‘The Killing of Alan Turing’ looks at the questions that surround Turing’s death, and asks why the coroner’s conclusions do not square with the facts.
On the morning of 8 June, 1954, the body of Alan Turing was discovered by his housekeeper. There was a bottle of potassium cyanide in the room, and an apple, from which a few bites had been taken, on the table beside the bed. The coroner ruled suicide, and it was assumed that the apple had been dipped in a cyanide solution.
Turing’s mother did not accept this, and concluded that it must have been an accident. She supposed that her careless son had transferred cyanide from his hands to the apple while carrying out an experiment. At any rate, as anyone who had spent time with Turing knew, he was fond of repeating the couplet spoken by the Wicked Witch in Snow White and the Seven Dwarves.
Dip the apple in the brew
Let the sleeping Death seep through
Turing was a man whose career had been undermined by his conviction for “gross indecency” in 1952. He spent the following year being “treated” for his homosexuality with synthetic oestrogen, which slowed his mind and caused him to grow breasts. That he would commit suicide was entirely feasible. There was, consequently, no further investigation because the conclusions at the inquest seemed obvious. Yet the assumptions, and the conclusions, did not entirely fit with the facts. The trouble was that, at the time, so many of the relevant facts were not known.
The coroner’s report details that Turing had ingested “four ounces of fluid which smelled very strongly of bitter almonds, as does a solution of cyanide”. The brain was “congested”, and like the blood, “smelled strongly of bitter almonds”. The cause of death was ruled “Asphyxia, due to Cyanide poisoning. Death appeared to be due to violence.” A solution of cyanide was found at the scene, along with Potassium Cyanide in solid form. “The smell of the solid was identical with the smell of the organs, and no other chemical smells the same.” In other words, this was not an accident that resulted from a careless handling of an apple. This was a case of deliberate poisoning.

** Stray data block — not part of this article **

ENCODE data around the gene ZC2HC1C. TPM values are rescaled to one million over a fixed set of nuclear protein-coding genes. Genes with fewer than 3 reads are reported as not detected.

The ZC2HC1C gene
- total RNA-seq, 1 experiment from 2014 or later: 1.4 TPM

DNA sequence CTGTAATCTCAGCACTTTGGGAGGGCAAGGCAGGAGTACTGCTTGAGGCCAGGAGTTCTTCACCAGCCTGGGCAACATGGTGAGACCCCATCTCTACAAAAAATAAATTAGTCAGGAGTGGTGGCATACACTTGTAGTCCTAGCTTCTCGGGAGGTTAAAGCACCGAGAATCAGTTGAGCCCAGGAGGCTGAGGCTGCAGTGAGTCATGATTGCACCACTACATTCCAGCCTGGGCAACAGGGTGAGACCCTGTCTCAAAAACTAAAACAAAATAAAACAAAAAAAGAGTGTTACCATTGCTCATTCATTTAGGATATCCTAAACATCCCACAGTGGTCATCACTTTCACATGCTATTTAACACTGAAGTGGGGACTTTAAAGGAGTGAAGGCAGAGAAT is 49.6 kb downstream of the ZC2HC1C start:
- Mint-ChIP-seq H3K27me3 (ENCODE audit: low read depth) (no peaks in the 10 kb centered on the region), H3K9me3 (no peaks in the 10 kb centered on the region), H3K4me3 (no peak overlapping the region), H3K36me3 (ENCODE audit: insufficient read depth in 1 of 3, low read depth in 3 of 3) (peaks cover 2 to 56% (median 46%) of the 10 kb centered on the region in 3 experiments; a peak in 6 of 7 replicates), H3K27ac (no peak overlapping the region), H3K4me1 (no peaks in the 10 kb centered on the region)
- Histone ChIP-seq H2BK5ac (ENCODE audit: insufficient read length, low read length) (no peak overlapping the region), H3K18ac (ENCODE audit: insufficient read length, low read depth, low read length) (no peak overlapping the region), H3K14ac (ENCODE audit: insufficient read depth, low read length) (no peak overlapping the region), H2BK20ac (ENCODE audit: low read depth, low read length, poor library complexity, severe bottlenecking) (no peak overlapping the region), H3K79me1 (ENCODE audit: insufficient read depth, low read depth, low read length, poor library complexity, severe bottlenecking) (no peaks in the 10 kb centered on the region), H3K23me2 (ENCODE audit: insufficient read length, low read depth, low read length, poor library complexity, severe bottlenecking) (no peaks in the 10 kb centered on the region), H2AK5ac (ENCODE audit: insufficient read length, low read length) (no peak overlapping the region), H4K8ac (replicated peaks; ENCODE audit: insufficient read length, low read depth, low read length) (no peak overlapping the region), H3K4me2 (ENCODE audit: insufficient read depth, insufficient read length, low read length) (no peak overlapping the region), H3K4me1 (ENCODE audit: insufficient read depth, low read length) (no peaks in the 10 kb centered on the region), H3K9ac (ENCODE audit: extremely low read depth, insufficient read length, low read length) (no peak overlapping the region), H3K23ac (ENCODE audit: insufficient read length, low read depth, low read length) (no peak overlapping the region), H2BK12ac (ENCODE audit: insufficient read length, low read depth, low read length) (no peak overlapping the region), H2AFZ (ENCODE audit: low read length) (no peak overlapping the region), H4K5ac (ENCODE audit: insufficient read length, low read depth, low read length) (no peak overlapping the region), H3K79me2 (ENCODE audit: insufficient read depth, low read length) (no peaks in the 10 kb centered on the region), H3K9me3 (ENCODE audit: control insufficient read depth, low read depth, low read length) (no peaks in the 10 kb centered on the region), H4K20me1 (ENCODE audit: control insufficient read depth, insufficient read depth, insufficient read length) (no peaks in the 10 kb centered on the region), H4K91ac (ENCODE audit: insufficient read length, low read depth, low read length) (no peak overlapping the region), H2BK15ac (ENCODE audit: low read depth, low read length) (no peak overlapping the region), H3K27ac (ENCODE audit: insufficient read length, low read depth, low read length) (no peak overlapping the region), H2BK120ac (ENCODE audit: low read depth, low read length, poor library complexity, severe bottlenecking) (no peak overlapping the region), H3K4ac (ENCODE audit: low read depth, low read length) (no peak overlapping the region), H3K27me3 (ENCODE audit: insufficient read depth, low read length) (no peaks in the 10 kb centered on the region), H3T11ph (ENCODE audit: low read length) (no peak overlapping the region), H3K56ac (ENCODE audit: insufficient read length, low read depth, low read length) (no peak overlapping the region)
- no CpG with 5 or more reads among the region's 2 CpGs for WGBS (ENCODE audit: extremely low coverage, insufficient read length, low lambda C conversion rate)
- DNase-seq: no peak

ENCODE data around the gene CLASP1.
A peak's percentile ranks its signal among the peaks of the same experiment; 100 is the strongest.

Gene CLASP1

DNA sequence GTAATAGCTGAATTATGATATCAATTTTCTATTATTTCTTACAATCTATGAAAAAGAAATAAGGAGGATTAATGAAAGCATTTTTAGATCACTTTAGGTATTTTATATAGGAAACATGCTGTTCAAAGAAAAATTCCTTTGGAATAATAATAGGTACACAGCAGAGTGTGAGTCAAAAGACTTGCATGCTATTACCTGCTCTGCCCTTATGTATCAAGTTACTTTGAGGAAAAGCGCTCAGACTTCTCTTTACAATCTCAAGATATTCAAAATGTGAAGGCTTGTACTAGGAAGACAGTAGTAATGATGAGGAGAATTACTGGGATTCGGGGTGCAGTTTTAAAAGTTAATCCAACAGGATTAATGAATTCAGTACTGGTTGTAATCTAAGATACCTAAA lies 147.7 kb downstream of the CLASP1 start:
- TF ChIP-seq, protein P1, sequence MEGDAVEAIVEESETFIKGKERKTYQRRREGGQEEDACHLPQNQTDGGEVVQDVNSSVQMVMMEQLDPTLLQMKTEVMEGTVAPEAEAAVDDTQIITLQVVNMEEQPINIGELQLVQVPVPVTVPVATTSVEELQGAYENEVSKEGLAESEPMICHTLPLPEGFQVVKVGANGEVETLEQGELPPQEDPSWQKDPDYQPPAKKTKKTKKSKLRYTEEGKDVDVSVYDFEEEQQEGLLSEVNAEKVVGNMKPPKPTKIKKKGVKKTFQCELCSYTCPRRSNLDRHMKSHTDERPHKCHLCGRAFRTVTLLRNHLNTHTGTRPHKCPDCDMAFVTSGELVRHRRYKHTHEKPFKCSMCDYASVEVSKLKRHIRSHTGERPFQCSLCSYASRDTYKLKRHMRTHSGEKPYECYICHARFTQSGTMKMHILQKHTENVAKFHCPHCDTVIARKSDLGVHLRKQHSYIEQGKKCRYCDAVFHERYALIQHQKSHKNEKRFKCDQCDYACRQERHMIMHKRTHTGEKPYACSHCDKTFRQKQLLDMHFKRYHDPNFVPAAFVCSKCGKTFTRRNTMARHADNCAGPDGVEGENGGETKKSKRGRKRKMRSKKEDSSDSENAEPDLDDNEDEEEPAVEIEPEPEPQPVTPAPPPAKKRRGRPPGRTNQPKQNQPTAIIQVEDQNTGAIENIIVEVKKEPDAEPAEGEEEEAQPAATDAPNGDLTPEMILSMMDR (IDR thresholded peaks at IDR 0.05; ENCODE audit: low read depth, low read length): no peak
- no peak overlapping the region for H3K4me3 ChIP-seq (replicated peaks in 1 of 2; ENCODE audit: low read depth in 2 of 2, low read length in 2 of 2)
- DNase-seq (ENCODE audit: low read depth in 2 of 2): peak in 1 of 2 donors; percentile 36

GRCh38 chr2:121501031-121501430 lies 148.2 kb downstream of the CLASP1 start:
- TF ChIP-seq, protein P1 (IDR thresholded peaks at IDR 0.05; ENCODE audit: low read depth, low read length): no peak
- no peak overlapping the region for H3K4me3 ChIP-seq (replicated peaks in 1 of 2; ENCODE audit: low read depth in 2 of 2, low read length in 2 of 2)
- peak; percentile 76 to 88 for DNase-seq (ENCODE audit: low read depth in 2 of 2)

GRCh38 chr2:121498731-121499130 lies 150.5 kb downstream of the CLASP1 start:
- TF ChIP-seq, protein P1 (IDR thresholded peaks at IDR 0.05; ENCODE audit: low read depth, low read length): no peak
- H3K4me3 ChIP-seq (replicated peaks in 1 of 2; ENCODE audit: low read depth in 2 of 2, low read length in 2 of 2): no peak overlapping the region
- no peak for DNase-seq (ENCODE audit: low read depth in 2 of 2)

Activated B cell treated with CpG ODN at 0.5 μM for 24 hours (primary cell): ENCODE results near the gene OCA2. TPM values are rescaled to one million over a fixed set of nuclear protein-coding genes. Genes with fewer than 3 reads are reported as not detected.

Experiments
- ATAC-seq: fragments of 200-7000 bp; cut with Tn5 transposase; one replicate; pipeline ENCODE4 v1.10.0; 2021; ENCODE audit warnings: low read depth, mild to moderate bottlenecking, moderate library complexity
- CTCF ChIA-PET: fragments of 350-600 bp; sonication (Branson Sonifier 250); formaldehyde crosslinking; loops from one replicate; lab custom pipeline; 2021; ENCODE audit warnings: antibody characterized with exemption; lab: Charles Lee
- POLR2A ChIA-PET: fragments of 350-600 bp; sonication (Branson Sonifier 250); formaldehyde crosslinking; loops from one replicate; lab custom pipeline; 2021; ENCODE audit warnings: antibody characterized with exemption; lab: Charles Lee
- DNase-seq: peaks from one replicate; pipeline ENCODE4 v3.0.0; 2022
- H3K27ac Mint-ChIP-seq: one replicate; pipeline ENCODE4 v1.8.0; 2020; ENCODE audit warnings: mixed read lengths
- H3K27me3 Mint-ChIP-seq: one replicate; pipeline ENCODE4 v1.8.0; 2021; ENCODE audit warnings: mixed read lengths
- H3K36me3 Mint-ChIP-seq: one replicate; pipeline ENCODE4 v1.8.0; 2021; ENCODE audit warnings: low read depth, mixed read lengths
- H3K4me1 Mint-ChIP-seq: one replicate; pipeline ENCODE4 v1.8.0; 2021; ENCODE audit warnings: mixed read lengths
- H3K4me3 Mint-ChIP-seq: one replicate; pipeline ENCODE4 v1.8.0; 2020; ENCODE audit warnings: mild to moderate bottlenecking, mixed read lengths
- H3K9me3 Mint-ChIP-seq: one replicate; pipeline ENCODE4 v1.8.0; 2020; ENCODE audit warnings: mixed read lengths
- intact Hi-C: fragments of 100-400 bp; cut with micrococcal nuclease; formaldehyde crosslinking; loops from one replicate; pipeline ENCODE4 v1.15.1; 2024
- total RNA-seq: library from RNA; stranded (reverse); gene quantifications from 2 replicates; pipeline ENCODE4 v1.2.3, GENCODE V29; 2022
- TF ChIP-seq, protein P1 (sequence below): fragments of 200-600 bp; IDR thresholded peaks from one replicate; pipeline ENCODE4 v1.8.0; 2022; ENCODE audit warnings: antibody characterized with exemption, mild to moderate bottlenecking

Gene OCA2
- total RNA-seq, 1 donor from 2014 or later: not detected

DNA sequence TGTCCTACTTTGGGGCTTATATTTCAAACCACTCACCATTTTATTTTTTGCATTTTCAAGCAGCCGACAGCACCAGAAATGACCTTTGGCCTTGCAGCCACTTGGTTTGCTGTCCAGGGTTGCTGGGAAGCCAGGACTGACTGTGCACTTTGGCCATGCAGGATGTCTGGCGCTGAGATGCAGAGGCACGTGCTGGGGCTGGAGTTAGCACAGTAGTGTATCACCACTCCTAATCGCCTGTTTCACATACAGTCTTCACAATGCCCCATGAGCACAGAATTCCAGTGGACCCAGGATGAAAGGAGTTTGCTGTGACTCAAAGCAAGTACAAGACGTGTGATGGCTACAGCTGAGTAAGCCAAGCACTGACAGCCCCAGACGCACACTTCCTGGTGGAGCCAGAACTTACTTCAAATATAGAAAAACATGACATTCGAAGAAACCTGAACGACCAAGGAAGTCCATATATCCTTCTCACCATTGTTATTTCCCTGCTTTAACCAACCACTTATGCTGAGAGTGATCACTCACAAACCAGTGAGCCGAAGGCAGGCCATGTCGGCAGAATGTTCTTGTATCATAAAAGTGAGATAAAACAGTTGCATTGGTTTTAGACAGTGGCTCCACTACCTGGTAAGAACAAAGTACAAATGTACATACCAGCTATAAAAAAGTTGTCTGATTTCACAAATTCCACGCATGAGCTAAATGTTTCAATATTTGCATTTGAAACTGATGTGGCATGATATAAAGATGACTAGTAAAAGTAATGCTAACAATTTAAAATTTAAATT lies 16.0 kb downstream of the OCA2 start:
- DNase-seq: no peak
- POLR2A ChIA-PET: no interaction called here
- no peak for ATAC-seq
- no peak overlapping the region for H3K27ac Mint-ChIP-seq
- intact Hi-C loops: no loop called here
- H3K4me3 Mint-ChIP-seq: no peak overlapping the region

The conclusion that Turing had committed suicide came as a genuine shock to the people who knew him. There was no warning, and there was no suicide note to make sense of it. At dinner with friends a matter of days before he seemed his typical self; he had left work as usual on the Friday, and had booked a session on the computer the following Tuesday. In his room there were theatre tickets for later in the month, as well as a letter of acceptance, as yet to be posted, to a Royal Society function on June 24. The trial was two years in the past, and the organo-therapy had come to an end in April 1953. As his biographer Andrew Hodges notes, “he seemed to have risen above it all”. Yet what other conclusions can be reasonably drawn?
In the early years of the 1950s, the political establishment was alert to the possibility of espionage in a way that it had not been before the start of the Cold War. In his book Society and the Homosexual (1952), the sociologist Gordon Westwood described homosexuality as a mental illness as well as a social danger. There was, as Westwood saw it, a conspiracy of homosexual men bound together in a tight-knit social structure that, precisely because it was secret, meant its members were prey to blackmail.